Apodaca is cruising now.

“If you’re interested in being a bank-teller, you might look at the writing on the wall there and see that ATMs are all over the place, and maybe bank-teller work is not something that you want to pursue. If you want to be a fine artist you might look around again and see that technology is dramatically changing even something as creative as that. And then step into that aspect of being a fine artist using computers and using technology instead of using an old paint, canvas, and a brush.”

Apodaca says there are ways to both be grounded and using your full potential to be valuable and worthwhile in our new society, while at the same time, look to the future and prepare yourself “to use technology to your advantage instead of letting it roll over you.”

As Apodaca explains, “Charles Darwin said that it’s the species that will survive. It’s not the strongest people that will survive, it’s the most adaptable people, and that’s what his theory is about.

But Apodaca the Futurist is also talking our very basic day-to-day lives, saying, “I think our home life has been, in the past, something that we can kind of come home to and rest and relax. I wonder if that’s really the full capacity of what human beings have to do, is go to work as I mention before, hate your job take a pay cheque, come home, kick the dog and maybe have a beer or two or six. I don’t know that that’s really what people love doing, I think that that’s what people are used to doing because it’s the norm and what we see as average.”

As he notes, ‘There’s a very small number, maybe 3-5% of people that really kind of ‘go for it’ in life and live their dream. I think the new norm is going to be that we can’t sit on our couch anymore, and just plan to be taken care of by our job or so some employer. We need to go out and create a life for ourselves that’s exciting and that we can pursue to maybe a new level of success.”

Apodaca also cites writer and business coach Marshall Goldsmith, author of “Mojo.”

Goldsmith said that the Mojo book he wrote is about the ‘Mojo Quadrant’.

“The mojo quadrant is a quadrant that we can choose to exist in when we don’t pursue being happy in the short-term and fulfilled in the long-term,” he says. “So here’s a new higher bar of what’s possible for a human being, instead of working at a job you hate and going home and sitting on the couch How about planning to find a lifetime of passion and a lifetime of success and that means both short-term happiness and long-term fulfillment and aligning those two such that you walk that path.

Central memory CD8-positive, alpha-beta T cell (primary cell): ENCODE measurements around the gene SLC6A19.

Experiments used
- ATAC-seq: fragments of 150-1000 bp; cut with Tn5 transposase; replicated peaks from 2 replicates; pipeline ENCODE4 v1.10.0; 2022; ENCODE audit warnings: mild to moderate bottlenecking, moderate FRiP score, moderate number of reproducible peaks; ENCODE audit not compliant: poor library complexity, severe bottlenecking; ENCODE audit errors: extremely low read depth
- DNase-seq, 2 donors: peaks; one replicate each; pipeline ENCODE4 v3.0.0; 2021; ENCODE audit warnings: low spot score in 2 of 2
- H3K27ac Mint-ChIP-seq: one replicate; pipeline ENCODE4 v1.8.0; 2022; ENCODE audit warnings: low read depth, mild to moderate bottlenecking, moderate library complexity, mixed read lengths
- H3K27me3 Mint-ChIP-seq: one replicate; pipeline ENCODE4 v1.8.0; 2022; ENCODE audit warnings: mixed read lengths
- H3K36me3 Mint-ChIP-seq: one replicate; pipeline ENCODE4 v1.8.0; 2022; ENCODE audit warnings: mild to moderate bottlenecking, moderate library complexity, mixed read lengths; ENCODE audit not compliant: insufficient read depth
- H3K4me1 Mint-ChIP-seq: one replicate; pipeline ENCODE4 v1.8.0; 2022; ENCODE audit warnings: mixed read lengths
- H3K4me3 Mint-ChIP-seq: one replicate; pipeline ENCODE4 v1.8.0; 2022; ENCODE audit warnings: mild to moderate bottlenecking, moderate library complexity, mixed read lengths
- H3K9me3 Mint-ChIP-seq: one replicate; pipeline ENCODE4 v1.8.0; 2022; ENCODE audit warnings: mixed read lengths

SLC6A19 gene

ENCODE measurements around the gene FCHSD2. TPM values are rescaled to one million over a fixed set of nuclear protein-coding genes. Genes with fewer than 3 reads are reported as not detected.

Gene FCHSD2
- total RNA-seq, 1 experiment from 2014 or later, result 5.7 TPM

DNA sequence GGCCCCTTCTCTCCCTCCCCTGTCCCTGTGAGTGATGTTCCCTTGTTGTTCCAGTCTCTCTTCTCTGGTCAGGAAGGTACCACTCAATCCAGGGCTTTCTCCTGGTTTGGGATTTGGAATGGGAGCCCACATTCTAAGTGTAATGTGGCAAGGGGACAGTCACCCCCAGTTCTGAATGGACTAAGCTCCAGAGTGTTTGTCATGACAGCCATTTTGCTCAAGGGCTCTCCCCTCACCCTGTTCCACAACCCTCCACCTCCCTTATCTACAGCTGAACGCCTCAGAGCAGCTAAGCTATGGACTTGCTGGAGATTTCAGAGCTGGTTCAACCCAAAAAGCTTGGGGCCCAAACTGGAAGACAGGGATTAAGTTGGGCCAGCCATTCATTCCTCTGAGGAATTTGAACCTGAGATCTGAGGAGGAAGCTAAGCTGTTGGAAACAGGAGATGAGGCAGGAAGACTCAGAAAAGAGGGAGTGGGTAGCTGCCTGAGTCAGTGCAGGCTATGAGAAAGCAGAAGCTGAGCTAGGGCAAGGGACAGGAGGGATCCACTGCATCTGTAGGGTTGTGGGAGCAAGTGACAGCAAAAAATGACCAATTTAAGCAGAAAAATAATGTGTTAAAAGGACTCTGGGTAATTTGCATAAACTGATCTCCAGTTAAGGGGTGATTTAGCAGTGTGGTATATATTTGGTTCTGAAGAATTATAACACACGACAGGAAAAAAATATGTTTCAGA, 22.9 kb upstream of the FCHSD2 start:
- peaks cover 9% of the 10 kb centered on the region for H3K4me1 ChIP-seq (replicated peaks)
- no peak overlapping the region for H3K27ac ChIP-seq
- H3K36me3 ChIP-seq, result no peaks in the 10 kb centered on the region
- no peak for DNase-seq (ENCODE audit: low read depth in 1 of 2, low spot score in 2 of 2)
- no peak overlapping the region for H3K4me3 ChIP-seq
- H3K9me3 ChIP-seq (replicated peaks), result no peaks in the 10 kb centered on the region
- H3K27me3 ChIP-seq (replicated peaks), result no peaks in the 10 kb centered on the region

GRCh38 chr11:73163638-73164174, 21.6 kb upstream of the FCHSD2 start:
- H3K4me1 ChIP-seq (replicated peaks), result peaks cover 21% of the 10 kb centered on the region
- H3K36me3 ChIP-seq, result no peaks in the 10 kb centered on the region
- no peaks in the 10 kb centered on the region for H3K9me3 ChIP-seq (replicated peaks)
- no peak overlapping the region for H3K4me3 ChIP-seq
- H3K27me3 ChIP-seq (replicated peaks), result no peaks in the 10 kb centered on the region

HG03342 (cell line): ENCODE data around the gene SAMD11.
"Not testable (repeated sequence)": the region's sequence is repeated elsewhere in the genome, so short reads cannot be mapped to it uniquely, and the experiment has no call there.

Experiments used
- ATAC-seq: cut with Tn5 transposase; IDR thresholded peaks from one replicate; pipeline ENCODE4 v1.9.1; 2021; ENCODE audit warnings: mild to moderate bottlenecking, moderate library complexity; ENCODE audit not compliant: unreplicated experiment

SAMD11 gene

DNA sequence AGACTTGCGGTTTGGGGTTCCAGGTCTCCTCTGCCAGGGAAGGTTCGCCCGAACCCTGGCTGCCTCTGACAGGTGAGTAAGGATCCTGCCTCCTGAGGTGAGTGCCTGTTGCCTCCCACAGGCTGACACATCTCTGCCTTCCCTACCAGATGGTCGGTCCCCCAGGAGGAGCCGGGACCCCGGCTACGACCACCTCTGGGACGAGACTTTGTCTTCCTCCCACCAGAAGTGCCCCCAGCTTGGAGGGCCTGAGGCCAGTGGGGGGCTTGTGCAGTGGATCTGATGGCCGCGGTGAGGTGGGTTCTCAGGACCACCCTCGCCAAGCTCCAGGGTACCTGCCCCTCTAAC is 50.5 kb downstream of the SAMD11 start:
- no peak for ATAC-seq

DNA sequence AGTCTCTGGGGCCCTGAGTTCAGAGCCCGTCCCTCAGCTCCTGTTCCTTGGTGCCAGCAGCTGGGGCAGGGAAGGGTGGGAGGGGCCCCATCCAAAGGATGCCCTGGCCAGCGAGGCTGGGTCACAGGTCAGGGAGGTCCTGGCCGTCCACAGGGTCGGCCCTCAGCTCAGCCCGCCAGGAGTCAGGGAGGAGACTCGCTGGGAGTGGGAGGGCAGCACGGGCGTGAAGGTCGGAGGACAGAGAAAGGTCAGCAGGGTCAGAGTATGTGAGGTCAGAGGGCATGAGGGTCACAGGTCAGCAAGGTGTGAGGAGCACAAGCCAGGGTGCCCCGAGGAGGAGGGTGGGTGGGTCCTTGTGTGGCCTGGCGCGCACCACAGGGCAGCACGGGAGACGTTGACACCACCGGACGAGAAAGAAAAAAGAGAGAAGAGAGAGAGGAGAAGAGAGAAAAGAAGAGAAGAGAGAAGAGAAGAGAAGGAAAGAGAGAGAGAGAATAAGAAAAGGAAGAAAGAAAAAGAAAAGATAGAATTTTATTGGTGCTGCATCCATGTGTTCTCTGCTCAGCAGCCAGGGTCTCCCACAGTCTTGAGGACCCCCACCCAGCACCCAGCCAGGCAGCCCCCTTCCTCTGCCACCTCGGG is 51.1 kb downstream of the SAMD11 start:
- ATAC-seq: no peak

“There are so many things that we can do out there and we’re just used to sitting at home and flipping through 500 channels and being bored,” he continued. “Boy, what a waste of a life,” says Apodaca, banging the point home again.

Apodaca has an admitted history of community service, and its from that he found his “passion,” he says.

“I was living that life that I described to you about hating my job, coming home and having a few beers and kind of living a party life. When I found community service, I found my passion. It wasn’t too long into it that I said I’m spending all my time on leading projects for the community, I love this! How can I do this for a living?

That lead to his transformation from the for-profit sector selling a corporate travel account, into the nonprofit sector and leading managing large scale volunteer projects across Los Angeles.

That path took him to leadership development and eventually into the Leadership Pasadena program.

“That kind of work changed my life,” he recalls, “and that kind of opportunity woke me up to my relationship with success, and my relationship with fear, and my willingness to go for it in life, and what were the things that were holding me back since then.”

“I’ve been doing this kind of work as I mentioned, for about 30 years,” he continued, “and I love it. This is my life’s work. I firmly believe that this is why I’m here on this planet to do and at this particular time when society is changing so dramatically. I think this an answer, this is a solution for people who are willing to live large, to pursue their dreams, not only for personal benefit but for the community as well.”

More information about Community 2.0 is available at